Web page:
A BASIC command that loads a program (or a reasonably program-resembling object) to memory from disk or tape.

In Commodore basic, the syntax is LOAD "filename",primary,secondary, where primary generally says the device from where to load from (1 = tape drive, 8 = disk drive) if omitted, 1 is assumed (though C64 Executive defaulted on 8). secondary often has no intricate special meaning; in BASIC its existence just controls where the code is being load (see below for example).

Filenames may have wildcards * and ?. First that matches will be loaded.

Some handy commands for Commodore 64 and disk drive:

LOAD "$",8
Loads disk catalog to memory. (Just type LIST then to see what's on that disk.)
LOAD "*",8,1
Loads the last loaded program (or, if no files are previously loaded, the first program on catalog) to memory. (Tip: True Hackers try this command first when confronted with unfamiliar shell. =)
LOAD "name",8
Loads a BASIC program to memory starting from $0801.
LOAD "name",8,1
Loads a program to memory location specified by the file header - use this when loading machine code.

Plain LOAD will try to load the next file from tape.

Also, LOAD is the name of Kernal (sic) routine that loads the file. Here's an exaple of how to use it to load a file from disk to memory:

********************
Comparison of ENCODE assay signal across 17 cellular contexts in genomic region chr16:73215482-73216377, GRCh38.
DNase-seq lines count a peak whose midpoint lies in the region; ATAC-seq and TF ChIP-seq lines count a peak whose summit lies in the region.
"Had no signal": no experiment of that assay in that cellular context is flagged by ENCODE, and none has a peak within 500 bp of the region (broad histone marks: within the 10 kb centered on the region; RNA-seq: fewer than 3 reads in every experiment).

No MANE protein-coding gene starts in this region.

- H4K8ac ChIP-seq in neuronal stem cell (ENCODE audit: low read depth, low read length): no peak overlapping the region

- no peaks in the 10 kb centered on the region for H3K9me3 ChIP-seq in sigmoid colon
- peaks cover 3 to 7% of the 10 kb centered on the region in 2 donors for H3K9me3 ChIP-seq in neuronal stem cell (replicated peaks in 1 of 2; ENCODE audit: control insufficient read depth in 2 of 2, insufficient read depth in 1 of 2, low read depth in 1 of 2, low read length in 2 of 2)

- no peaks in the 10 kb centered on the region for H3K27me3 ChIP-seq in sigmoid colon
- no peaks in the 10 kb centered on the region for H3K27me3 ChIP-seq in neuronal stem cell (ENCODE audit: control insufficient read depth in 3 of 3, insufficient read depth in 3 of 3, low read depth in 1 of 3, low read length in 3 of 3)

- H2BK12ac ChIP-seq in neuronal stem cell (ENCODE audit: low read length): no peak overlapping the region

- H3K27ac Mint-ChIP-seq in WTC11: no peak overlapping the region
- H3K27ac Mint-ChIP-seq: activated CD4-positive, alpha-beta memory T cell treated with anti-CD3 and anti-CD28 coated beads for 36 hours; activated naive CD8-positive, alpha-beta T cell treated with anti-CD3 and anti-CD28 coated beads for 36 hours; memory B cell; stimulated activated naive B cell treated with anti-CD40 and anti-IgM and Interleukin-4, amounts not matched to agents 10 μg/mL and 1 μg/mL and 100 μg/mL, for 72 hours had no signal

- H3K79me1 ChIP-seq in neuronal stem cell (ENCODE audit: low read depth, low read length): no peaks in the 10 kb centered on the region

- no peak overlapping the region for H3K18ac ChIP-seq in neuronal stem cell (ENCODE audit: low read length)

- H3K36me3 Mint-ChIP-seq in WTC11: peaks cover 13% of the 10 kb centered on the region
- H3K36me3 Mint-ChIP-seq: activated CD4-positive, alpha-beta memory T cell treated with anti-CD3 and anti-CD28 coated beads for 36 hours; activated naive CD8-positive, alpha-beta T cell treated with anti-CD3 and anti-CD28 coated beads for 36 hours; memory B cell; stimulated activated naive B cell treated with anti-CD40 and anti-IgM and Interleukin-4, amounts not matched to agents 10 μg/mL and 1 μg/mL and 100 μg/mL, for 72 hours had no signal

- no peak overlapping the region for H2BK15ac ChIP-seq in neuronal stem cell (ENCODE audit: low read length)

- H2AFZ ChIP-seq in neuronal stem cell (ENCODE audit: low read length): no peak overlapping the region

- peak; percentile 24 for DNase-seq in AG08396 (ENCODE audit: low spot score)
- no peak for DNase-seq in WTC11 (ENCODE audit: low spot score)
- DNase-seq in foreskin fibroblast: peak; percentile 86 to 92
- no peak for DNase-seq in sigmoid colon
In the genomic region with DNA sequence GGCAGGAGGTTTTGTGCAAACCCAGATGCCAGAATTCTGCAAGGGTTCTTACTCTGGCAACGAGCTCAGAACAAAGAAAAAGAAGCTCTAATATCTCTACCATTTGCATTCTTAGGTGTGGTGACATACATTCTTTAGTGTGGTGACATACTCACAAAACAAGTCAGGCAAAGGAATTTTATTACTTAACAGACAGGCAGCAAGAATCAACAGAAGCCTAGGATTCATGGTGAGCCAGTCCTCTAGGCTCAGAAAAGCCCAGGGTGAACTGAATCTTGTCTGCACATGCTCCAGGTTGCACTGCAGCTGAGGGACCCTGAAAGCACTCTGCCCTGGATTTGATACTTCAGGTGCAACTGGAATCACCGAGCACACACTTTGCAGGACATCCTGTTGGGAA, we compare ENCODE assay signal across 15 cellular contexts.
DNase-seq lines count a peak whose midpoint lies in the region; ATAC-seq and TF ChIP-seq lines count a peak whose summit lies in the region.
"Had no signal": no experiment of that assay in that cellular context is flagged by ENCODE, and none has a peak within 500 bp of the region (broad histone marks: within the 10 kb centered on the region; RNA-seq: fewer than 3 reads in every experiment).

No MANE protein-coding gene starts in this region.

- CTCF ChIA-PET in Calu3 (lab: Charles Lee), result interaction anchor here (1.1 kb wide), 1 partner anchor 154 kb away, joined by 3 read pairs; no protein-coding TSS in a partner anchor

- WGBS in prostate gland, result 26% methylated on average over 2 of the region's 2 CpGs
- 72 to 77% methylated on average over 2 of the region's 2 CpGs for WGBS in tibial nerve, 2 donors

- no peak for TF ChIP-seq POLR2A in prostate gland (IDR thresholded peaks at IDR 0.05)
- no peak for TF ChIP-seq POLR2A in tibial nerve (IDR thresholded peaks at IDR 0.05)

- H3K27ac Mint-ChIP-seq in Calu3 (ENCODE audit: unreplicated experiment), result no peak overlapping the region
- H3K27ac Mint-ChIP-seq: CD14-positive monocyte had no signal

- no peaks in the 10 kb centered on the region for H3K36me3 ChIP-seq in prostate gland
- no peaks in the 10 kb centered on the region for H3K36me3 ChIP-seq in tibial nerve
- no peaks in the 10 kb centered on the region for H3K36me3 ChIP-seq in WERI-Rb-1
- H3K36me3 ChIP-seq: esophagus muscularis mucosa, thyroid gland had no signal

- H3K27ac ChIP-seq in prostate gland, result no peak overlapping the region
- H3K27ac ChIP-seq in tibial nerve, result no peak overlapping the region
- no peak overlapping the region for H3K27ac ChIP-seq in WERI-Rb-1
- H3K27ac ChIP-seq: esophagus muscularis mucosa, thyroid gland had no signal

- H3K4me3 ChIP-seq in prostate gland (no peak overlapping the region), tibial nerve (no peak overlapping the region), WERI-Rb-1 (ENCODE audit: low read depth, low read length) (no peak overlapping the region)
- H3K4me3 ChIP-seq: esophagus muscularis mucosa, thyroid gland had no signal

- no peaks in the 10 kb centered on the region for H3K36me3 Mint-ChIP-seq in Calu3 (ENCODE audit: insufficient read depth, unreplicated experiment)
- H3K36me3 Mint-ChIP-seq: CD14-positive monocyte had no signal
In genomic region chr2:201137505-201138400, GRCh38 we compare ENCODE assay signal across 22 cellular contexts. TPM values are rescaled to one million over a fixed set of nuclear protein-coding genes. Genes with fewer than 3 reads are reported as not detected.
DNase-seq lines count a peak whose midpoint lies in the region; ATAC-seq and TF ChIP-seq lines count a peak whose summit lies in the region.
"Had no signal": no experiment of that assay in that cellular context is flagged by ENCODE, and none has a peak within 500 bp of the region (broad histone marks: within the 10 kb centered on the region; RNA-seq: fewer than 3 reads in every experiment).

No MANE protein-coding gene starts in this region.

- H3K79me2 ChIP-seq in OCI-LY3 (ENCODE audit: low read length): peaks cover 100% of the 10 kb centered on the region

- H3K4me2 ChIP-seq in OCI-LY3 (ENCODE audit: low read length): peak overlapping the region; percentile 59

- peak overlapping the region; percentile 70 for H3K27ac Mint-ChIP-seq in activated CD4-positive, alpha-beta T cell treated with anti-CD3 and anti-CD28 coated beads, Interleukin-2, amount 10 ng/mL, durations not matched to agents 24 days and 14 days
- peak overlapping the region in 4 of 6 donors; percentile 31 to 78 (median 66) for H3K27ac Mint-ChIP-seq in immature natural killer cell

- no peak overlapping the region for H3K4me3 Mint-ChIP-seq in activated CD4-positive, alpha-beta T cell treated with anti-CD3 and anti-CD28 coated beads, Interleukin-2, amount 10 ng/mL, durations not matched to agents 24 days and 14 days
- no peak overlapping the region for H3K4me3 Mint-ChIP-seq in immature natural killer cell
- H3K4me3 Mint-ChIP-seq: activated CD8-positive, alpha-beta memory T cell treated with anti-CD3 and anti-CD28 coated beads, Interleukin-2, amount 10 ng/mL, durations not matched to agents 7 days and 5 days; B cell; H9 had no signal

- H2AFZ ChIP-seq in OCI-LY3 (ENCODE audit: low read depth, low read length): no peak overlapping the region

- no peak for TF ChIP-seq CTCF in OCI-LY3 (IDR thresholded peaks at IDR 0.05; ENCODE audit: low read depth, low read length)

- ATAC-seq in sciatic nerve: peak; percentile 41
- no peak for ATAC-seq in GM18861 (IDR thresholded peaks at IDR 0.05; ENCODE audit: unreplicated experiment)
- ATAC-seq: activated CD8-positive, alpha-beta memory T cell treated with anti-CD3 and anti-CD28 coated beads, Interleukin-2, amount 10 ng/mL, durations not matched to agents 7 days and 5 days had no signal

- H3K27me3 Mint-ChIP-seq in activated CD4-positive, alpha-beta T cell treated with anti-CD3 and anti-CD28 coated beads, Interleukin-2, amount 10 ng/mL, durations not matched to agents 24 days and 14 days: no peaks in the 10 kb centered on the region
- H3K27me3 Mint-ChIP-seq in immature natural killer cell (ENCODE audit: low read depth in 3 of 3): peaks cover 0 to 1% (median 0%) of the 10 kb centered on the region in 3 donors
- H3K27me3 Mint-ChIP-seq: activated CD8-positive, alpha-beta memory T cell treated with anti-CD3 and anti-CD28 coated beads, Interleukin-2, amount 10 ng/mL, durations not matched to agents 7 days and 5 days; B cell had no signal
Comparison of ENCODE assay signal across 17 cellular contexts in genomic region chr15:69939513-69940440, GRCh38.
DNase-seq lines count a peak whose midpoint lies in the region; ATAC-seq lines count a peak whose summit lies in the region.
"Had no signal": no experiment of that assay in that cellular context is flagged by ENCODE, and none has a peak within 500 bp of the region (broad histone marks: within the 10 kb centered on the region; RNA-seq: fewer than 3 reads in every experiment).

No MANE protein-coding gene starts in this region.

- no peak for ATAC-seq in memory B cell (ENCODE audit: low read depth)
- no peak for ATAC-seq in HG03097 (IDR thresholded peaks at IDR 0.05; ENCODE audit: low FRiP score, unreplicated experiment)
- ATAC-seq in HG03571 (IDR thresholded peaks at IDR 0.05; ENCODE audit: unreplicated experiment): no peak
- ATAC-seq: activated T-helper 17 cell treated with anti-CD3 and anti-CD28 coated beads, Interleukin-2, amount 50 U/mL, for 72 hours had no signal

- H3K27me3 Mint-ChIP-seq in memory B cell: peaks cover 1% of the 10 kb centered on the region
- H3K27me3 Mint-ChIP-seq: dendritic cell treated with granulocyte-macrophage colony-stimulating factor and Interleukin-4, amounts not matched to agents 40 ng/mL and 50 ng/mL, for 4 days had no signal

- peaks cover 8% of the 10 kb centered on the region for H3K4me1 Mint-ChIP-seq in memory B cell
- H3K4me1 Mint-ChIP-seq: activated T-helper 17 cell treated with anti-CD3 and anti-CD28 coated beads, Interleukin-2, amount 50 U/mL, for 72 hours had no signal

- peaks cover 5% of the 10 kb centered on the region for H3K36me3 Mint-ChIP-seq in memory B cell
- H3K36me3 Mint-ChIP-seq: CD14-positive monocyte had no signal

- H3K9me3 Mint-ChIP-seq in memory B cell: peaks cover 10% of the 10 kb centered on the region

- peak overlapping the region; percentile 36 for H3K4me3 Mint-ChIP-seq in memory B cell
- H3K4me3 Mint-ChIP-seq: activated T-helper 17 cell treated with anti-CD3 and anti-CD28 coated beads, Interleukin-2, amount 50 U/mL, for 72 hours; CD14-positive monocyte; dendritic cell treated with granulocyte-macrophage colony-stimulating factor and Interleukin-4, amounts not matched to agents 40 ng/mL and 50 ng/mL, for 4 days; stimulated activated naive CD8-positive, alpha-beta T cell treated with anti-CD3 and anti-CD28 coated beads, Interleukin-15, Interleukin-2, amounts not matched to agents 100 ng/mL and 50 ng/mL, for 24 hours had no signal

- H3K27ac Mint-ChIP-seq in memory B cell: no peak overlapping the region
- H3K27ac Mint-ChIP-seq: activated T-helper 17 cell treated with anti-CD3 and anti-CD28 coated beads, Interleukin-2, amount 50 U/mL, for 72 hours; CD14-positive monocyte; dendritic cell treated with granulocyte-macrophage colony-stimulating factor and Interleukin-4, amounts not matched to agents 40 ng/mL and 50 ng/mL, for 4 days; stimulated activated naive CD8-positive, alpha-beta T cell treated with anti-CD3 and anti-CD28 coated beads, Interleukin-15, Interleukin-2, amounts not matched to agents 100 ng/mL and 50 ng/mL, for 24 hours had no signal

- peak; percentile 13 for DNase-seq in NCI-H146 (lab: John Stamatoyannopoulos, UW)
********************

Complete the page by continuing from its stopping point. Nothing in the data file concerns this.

;; Say that we read from disk drive
	LDA #$ff		; File no
	LDX #8			; Disk drive
	LDY #1			; Address number

	;; Say what file we want to read from file
	LDA FileNameLen
	LDX #<FileName
	LDY #>FileName

        ;; Load the file
	LDA #0			; 0 = load
	LDX #$FF		; Addr hibyte (irrelevant)
	LDY #$FF		; Addr lobyte (irrelevant)

See SAVE. Also see 1541, LOAD "*",8,1, ",8" or ",8,1"? and LOAD"$",8

Load (?), n. [OE. lode load, way; properly the same word as lode, but confused with lade, load, v. See Lade, Lead, v., Lode.]


A burden; that which is laid on or put in anything for conveyance; that which is borne or sustained; a weight; as, a heavy load.

He might such a load To town with his ass carry. Gower.


The quantity which can be carried or drawn in some specified way; the contents of a cart, barrow, or vessel; that which will constitute a cargo; lading.


That which burdens, oppresses, or grieves the mind or spirits; as, a load of care.

" A . . . load of guilt." Ray. " Our life's a load."



A particular measure for certain articles, being as much as may be carried at one time by the conveyance commonly used for the article measured; as, a load of wood; a load of hay; specifically, five quarters.


The charge of a firearm; as, a load of powder.


Weight or violence of blows.



7. Mach.

The work done by a steam engine or other prime mover when working.

Load line, ∨ Load water line Naut., the line on the outside of a vessel indicating the depth to which it sinks in the water when loaded.

Syn. -- Burden; lading; weight; cargo. See Burden.


© Webster 1913.

Load, v. t. [imp. & p. p. Loaded; p. pr. & vb. n. Loading. Loaden is obsolete, and laden belongs to lade.]


To lay a load or burden on or in, as on a horse or in a cart; to charge with a load, as a gun; to furnish with a lading or cargo, as a ship; hence, to add weight to, so as to oppress or embarrass; to heap upon.

I strive all in vain to load the cart. Gascoigne.

I have loaden me with many spoils. Shak.

Those honors deep and broad, wherewith Your majesty loads our house. Shak.


To adulterate or drug; as, to load wine.



To magnetize.



Loaded dice, dice with one side made heavier than the others, so that the number on the opposite side will come up oftenest.


© Webster 1913.

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